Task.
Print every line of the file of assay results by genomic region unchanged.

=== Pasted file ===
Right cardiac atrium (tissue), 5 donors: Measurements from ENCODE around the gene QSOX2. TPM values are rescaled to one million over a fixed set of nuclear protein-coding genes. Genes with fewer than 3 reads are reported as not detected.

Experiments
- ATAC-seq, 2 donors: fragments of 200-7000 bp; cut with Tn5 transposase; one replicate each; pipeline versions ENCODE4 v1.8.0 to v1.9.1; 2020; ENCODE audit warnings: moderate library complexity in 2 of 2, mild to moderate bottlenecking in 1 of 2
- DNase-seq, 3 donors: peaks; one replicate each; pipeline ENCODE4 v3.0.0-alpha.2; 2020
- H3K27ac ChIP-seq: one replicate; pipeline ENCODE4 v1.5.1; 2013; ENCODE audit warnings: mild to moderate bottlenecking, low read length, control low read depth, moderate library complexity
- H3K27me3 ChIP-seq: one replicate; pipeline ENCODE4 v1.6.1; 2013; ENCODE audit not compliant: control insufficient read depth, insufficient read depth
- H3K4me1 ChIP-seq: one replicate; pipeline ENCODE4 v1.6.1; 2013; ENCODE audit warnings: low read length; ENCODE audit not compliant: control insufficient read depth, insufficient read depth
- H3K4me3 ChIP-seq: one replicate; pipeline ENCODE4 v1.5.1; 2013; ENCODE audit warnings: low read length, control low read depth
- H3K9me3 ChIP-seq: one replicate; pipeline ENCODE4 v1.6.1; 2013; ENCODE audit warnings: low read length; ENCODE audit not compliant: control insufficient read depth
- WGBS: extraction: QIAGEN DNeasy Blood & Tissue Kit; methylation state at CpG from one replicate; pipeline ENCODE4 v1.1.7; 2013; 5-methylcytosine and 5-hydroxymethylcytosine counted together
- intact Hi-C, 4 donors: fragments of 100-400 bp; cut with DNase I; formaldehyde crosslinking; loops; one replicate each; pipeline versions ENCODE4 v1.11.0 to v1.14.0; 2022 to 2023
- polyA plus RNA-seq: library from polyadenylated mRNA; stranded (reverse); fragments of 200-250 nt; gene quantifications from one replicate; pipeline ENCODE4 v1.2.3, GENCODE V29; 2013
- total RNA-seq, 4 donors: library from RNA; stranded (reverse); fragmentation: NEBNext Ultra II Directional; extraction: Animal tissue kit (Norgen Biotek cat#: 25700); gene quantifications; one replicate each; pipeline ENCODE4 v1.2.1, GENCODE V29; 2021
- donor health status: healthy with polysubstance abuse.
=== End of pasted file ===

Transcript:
Right cardiac atrium (tissue), 5 donors: Measurements from ENCODE around the gene QSOX2. TPM values are rescaled to one million over a fixed set of nuclear protein-coding genes. Genes with fewer than 3 reads are reported as not detected.

Experiments
- ATAC-seq, 2 donors: fragments of 200-7000 bp; cut with Tn5 transposase; one replicate each; pipeline versions ENCODE4 v1.8.0 to v1.9.1; 2020; ENCODE audit warnings: moderate library complexity in 2 of 2, mild to moderate bottlenecking in 1 of 2
- DNase-seq, 3 donors: peaks; one replicate each; pipeline ENCODE4 v3.0.0-alpha.2; 2020
- H3K27ac ChIP-seq: one replicate; pipeline ENCODE4 v1.5.1; 2013; ENCODE audit warnings: mild to moderate bottlenecking, low read length, control low read depth, moderate library complexity
- H3K27me3 ChIP-seq: one replicate; pipeline ENCODE4 v1.6.1; 2013; ENCODE audit not compliant: control insufficient read depth, insufficient read depth
- H3K4me1 ChIP-seq: one replicate; pipeline ENCODE4 v1.6.1; 2013; ENCODE audit warnings: low read length; ENCODE audit not compliant: control insufficient read depth, insufficient read depth
- H3K4me3 ChIP-seq: one replicate; pipeline ENCODE4 v1.5.1; 2013; ENCODE audit warnings: low read length, control low read depth
- H3K9me3 ChIP-seq: one replicate; pipeline ENCODE4 v1.6.1; 2013; ENCODE audit warnings: low read length; ENCODE audit not compliant: control insufficient read depth
- WGBS: extraction: QIAGEN DNeasy Blood & Tissue Kit; methylation state at CpG from one replicate; pipeline ENCODE4 v1.1.7; 2013; 5-methylcytosine and 5-hydroxymethylcytosine counted together
- intact Hi-C, 4 donors: fragments of 100-400 bp; cut with DNase I; formaldehyde crosslinking; loops; one replicate each; pipeline versions ENCODE4 v1.11.0 to v1.14.0; 2022 to 2023
- polyA plus RNA-seq: library from polyadenylated mRNA; stranded (reverse); fragments of 200-250 nt; gene quantifications from one replicate; pipeline ENCODE4 v1.2.3, GENCODE V29; 2013
- total RNA-seq, 4 donors: library from RNA; stranded (reverse); fragmentation: NEBNext Ultra II Directional; extraction: Animal tissue kit (Norgen Biotek cat#: 25700); gene quantifications; one replicate each; pipeline ENCODE4 v1.2.1, GENCODE V29; 2021
- donor health status: healthy with polysubstance abuse.